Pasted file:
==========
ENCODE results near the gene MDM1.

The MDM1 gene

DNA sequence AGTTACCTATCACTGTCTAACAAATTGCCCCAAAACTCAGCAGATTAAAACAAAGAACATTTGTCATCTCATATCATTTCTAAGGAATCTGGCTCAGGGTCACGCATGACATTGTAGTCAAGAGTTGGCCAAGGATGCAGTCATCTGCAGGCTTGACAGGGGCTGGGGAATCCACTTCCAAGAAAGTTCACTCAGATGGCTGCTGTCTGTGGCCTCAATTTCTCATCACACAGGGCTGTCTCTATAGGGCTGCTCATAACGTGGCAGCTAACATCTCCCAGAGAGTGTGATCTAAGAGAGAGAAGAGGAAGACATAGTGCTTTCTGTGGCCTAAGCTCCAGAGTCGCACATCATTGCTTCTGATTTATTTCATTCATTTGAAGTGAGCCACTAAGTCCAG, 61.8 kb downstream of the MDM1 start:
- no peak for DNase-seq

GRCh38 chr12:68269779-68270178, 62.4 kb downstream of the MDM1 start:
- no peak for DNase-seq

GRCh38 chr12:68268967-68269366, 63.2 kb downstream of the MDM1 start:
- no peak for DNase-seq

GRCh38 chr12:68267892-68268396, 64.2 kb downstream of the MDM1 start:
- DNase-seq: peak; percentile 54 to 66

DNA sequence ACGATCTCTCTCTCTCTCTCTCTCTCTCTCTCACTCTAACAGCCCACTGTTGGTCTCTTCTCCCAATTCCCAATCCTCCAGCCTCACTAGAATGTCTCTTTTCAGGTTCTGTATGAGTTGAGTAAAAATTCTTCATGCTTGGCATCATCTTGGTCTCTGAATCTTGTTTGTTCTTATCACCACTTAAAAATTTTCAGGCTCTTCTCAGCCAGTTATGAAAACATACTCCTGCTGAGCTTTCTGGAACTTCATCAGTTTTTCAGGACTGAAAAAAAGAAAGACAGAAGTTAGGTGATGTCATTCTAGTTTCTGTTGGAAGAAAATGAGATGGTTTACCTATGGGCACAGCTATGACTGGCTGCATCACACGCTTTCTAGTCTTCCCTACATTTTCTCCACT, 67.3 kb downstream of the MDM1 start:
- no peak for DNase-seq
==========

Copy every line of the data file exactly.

ENCODE results near the gene MDM1.

The MDM1 gene

DNA sequence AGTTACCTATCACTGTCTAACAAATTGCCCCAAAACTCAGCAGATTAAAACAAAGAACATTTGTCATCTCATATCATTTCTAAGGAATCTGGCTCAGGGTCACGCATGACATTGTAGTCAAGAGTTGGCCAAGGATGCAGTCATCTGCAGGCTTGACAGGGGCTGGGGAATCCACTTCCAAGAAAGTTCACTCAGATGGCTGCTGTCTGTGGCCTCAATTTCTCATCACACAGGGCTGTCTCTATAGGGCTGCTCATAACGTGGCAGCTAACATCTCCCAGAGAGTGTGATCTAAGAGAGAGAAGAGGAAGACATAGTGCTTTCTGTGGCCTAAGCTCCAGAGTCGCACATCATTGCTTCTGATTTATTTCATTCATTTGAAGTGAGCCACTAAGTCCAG, 61.8 kb downstream of the MDM1 start:
- no peak for DNase-seq

GRCh38 chr12:68269779-68270178, 62.4 kb downstream of the MDM1 start:
- no peak for DNase-seq

GRCh38 chr12:68268967-68269366, 63.2 kb downstream of the MDM1 start:
- no peak for DNase-seq

GRCh38 chr12:68267892-68268396, 64.2 kb downstream of the MDM1 start:
- DNase-seq: peak; percentile 54 to 66

DNA sequence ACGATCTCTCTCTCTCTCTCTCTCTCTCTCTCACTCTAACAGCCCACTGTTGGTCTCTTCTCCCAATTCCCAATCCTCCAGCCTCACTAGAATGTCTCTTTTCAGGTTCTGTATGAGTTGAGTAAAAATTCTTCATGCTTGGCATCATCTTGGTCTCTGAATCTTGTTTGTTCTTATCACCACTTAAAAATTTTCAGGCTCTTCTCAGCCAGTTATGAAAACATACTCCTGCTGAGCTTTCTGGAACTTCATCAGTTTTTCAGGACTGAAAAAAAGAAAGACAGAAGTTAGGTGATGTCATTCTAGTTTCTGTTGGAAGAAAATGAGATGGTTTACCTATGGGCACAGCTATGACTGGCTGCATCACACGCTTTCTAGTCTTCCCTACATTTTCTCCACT, 67.3 kb downstream of the MDM1 start:
- no peak for DNase-seq